Should voters approve it, the five-year SPLOST is expected to raise as much as $144 million for infratructure and building projects throughout the county and in the cities of Harlem and Grovetown.
Some major items included in the first tier of projects to be funded by the SPLOST are $17 million for a county justice center garage and renovation, $7.6 million for a sheriff’s administration building, $3.4 million for a new Harlem library, and $9 million for a new county cultural arts center and museum.
A total of $9.7 million over five years also is allocated toward improvements and additions to the county’s recreation and parks system.
Tuesday’s vote also approved a resolution allowing the county to reimpose the sales tax and authorizing officials to issue general obligation bonds for up to $15 million to allow funding of some projects before tax revenue is collected.
County Administrator Scott Johnson said there were no plans at this time to issue bonds, but the language needed to be included in the resolution to allow for such action, should commissioners decide it is necessary at a later date. Sales tax revenue, not property taxes, will be used to pay back the bonds, should they be issued, he said.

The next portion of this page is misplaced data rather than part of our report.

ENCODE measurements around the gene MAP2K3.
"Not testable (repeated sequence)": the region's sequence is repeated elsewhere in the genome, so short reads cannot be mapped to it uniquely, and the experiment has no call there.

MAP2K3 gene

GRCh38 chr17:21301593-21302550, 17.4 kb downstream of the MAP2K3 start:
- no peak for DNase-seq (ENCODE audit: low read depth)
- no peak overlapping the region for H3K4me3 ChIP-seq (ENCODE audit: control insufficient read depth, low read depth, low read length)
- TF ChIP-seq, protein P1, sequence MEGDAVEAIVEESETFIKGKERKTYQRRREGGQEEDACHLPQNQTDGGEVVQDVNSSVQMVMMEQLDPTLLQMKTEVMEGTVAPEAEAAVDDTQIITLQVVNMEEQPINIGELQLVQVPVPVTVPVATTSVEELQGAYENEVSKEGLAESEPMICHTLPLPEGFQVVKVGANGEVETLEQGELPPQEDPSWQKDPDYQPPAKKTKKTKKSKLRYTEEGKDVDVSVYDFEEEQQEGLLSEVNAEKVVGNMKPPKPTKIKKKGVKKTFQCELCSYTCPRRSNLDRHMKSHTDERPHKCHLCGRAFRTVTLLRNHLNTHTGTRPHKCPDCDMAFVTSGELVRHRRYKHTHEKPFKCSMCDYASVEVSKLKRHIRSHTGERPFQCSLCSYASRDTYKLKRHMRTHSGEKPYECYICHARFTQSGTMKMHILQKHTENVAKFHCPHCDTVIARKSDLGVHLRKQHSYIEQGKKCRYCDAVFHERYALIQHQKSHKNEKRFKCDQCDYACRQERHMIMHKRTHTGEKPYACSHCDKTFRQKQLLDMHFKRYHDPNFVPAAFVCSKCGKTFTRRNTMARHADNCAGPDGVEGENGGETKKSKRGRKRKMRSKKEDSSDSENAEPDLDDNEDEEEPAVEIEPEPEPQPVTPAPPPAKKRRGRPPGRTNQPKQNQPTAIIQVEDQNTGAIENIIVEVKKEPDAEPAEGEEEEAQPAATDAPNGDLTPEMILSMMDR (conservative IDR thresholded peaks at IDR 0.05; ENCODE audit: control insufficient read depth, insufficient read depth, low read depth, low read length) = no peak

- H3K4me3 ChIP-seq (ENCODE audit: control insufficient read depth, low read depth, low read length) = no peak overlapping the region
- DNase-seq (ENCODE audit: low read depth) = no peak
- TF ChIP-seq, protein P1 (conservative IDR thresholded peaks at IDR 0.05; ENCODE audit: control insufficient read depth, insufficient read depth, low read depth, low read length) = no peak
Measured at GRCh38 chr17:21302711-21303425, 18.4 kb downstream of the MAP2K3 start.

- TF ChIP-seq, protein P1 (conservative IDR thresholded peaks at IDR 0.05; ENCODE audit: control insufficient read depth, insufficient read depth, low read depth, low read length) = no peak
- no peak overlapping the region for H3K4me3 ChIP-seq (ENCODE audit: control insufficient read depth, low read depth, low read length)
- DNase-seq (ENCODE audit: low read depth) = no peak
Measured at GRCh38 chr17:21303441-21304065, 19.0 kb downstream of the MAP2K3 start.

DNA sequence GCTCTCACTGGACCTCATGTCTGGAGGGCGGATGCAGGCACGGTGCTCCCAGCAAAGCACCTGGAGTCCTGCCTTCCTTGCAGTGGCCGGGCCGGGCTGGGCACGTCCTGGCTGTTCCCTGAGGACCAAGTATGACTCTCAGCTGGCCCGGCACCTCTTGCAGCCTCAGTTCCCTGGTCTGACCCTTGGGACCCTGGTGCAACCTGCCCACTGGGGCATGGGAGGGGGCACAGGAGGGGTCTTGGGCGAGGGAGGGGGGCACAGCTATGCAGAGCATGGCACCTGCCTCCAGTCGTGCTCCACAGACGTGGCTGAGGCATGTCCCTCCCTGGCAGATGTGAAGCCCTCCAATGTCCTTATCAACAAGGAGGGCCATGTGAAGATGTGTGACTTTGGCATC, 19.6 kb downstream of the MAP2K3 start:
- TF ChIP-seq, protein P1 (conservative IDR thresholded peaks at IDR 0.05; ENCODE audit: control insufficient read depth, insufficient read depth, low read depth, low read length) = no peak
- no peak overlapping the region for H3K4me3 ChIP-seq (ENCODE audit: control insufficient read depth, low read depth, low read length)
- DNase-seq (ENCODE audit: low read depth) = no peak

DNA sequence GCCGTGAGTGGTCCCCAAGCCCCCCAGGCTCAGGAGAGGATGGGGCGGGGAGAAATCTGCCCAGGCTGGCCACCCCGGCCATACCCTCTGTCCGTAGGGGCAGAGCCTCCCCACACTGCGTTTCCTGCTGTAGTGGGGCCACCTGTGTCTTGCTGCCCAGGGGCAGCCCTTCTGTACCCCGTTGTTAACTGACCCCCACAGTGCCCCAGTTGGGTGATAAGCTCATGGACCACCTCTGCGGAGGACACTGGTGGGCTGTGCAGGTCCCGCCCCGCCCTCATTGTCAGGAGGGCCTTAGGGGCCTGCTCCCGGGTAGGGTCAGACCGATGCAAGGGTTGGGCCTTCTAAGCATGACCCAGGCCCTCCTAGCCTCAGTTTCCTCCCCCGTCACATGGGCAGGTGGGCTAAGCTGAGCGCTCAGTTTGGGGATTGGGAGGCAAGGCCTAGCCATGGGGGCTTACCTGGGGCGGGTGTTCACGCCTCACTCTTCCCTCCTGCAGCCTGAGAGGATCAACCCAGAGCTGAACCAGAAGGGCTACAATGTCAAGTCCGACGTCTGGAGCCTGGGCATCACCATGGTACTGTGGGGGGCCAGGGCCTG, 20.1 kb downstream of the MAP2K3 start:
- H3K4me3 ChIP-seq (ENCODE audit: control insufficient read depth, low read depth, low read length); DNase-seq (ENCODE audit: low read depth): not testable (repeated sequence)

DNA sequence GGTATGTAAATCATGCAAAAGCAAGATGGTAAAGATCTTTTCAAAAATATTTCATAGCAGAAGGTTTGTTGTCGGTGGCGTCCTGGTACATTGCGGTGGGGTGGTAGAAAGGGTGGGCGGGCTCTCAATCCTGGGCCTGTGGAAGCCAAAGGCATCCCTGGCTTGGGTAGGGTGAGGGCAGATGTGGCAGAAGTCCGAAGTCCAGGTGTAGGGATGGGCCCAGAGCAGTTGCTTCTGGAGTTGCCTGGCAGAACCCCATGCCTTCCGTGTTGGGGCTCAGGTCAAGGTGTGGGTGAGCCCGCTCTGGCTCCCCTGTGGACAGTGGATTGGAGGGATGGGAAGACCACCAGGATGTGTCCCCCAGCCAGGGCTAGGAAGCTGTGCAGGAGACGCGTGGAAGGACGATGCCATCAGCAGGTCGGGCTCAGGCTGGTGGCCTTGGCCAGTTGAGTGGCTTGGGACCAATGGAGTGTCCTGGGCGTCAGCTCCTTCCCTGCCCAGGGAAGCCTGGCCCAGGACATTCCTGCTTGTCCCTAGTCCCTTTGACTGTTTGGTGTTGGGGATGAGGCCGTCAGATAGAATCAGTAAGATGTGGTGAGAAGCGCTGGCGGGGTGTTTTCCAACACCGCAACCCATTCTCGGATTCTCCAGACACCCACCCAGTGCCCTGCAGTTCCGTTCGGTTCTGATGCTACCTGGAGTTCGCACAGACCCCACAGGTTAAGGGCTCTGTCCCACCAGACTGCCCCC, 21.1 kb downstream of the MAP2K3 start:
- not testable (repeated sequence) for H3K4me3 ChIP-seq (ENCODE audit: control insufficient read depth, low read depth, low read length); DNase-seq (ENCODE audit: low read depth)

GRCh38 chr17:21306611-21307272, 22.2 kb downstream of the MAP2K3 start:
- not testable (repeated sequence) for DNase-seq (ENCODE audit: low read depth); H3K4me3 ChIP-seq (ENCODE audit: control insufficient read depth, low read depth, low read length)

Some projects that might be moved up include the proposed cultural center and a $1 million upgrade for the fire department’s aging radio system.
Johnson also pointed out that the county just had its AAA bond rating reaffirmed by Fitch Ratings Inc.
Fitch cited the county’s strong finacial profile, a stable econonmy and low debt load among its reasons for awarding the AAA rating.
Officials held a series of public meetings in July seeking feedback from county and city residents on the project list, after which a few adjustments were made to the projected SPLOST money allocated to some projects.
The list also includes $30 million in sales tax funds earmarked for a “sole community hospital provider” – money to be made available for use should the state approve one of three area hospitals that have submitted “Certificate of Need” applications to build the county’s first hospital.
In the case the hospital money is not needed, the county has a $30 million list on contingency projects that could be funded instead, that is dedicated to building and improving parks and recreation facilities throughout the county.
In addition to county-wide projects, the SPLOST plan designates about $8.6 million for Grovetown and $2.6 million for Harlem to use on municipal projects. The municipal distributions were approved in July after a series of intergovernment negotiations, officials said.